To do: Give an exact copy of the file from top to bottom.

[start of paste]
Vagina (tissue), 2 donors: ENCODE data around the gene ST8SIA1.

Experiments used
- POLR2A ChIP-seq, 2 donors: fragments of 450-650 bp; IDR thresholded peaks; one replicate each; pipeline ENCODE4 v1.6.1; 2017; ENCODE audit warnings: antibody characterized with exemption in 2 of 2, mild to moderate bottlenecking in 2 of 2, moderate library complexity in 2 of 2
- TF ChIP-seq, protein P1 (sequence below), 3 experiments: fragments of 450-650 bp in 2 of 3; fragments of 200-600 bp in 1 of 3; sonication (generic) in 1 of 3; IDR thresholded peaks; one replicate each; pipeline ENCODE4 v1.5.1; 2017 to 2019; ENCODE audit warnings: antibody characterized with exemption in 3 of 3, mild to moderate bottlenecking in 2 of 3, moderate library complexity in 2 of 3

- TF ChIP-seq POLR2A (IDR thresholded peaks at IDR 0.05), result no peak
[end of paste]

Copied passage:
Vagina (tissue), 2 donors: ENCODE data around the gene ST8SIA1.

Experiments used
- POLR2A ChIP-seq, 2 donors: fragments of 450-650 bp; IDR thresholded peaks; one replicate each; pipeline ENCODE4 v1.6.1; 2017; ENCODE audit warnings: antibody characterized with exemption in 2 of 2, mild to moderate bottlenecking in 2 of 2, moderate library complexity in 2 of 2
- TF ChIP-seq, protein P1 (sequence below), 3 experiments: fragments of 450-650 bp in 2 of 3; fragments of 200-600 bp in 1 of 3; sonication (generic) in 1 of 3; IDR thresholded peaks; one replicate each; pipeline ENCODE4 v1.5.1; 2017 to 2019; ENCODE audit warnings: antibody characterized with exemption in 3 of 3, mild to moderate bottlenecking in 2 of 3, moderate library complexity in 2 of 3

- TF ChIP-seq POLR2A (IDR thresholded peaks at IDR 0.05), result no peak